Toronto's marquee comedy festival, JFL42, is a star-studded event that will bring names like Bill Burr, Ali Wong, John Mulaney, and Brian Posehn to Hogtown from September 21 to 30. The event is a stepping stone in the comedy world for many up-and-coming comedians, including local acts Gavin Matts, Kyle Bottom, and Kathleen McGee, all of whom will be performing in the final round of the Sirius XM Top Comic competition on September 28.
Harvest season begins with the sun’s entrance into Libra at 1:02 p.m. Pacific Daylight Time on Friday. Indigenous cultures and many spiritual practices commonly regard the four focal points of the year (the solstices and equinoxes) as pivotal points regarding the inner spiritual journey. “Equal night” (the meaning of the Latin equinox) begins a more conscious reflection on the edibles and discards of the harvest to date. Certainly, there is a lot to process.
In an era when guitar bands continue to be supplanted by DJs, making a rock album is a bold decision—especially when that record is more Black Sabbath, Rush, and Fleetwood Mac than Imagine Dragons. Quality, though, is timeless—which is good news for up-and-comers Eye Bender. Heavily influenced by classic ’70s and ’80s acts, guitarist and band leader Victor Yong pours his efforts into resurrecting a genre so good that we’re not sure why it disappeared in the first place.
Muck Rack makes it simple to find people, tweets, or articles that mention any name, keyword, company, hashtag etc. We've compiled this guide to help you make the most of your search.
Selecting a term
Start searching tweets, articles from media outlets, articles mentioned in tweets, journalists'
names, titles and bios with some suggested searches:
Companies or Topics (e.g. iPhone, Microsoft)
Phrases (e.g. "cloud computing") — use quotes to keep the terms together
Twitter handles (e.g. @username) — returns those who have mentioned or replied to
Names (e.g. "David Pogue")
Hashtags (e.g. #sxsw, #london2012)
Bio details (e.g. vegan, Olympics, father)
Muck Rack's Advanced Search allows for many boolean operators.
Find results that mention multiple specified terms, use AND or
+. For example, ensure each result contains both Elon Musk and Mark Zuckerberg by
searching Obama AND Romney or Obama + Romney.
Use the operators OR or , to broaden your search when you'd like either of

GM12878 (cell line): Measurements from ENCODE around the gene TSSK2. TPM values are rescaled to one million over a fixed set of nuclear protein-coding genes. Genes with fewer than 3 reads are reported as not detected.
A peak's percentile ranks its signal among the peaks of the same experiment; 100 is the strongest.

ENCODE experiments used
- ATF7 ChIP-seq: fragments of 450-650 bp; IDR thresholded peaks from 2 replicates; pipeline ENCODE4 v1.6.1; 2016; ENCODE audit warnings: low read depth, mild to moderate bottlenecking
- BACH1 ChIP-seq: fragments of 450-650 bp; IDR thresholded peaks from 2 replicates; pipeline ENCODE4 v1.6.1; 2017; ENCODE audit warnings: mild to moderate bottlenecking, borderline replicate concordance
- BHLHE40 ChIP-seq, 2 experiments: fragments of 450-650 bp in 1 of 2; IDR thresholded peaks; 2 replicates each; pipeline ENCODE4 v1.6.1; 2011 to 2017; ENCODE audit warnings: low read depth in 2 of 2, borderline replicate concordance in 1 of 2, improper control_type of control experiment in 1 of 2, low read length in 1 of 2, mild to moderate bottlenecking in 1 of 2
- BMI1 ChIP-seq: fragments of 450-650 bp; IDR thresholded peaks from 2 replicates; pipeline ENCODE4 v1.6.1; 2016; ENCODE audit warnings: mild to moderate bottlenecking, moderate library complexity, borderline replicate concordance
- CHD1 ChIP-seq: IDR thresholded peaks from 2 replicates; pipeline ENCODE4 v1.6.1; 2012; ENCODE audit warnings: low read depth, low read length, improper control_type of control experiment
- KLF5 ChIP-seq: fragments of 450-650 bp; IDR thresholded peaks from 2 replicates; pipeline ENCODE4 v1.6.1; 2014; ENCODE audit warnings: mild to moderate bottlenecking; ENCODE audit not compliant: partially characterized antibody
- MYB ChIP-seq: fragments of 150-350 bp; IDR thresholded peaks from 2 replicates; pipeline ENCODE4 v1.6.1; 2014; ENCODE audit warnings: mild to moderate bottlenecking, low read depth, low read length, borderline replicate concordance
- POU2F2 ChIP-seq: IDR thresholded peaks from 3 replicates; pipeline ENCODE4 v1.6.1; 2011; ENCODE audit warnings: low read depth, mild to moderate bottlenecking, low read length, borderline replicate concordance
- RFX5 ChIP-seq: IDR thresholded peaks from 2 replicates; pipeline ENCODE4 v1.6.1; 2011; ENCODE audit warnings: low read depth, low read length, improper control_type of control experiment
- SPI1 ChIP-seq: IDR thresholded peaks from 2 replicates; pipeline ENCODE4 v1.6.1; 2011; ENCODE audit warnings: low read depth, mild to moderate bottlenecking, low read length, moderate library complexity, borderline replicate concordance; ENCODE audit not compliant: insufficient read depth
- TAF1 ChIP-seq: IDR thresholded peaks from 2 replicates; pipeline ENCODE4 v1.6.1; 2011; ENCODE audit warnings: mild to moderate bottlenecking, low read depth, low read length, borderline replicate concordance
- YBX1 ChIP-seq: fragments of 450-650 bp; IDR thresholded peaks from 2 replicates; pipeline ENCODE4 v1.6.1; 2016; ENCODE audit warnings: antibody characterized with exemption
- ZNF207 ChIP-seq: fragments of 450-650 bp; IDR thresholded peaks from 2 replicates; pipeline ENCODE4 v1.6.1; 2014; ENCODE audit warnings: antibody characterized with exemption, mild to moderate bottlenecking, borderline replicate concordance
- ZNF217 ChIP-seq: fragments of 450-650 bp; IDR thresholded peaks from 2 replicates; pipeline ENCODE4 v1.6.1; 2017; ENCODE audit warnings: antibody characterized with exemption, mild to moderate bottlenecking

multiple terms to appear in results. (This is the default behavior of our search when no operators
are used.) For example, search for democrat OR republican to find results that refer to
Democrats and/or Republicans.
Use NOT or - to subtract results from your search. For
example, searching Disney will yield results about the Walt Disney Company as well as Walt Disney
World Resort. To exclude mentions of Disney World, search for Disney -World or Disney
When using one of these operators with a phrase, enclose it in quotation marks. For example, you can
find results about smartphones excluding Apple's iPhone 4S by searching smartphone -"iPhone
Exact case matching or punctuation
If you're searching for a brand name or keyword that relies on specific punctuation marks or capitalization, you can
find results that match your exact query by adding matchcase: before the keyword you're searching for, like matchcase:E*TRADE .
Use parentheses to separate multiple
boolean phrases. For example, to find journalists talking about having fun in Disney World or
Disneyland, search for ("disney world" OR disneyland) AND fun.
An asterisk can be used to search for any variation of a root word truncated by the asterisk. For example, searching for admin* will return results for administrator, administration, administer, administered, etc.
A near operator is an AND operator where you can control the distance between the words. You can vary the distance the near operation uses by adding a forward slash and number (between 0-99) such as strawberries NEAR/10 "whipped cream", which means the strawberries must exist within 10 words of "whipped cream".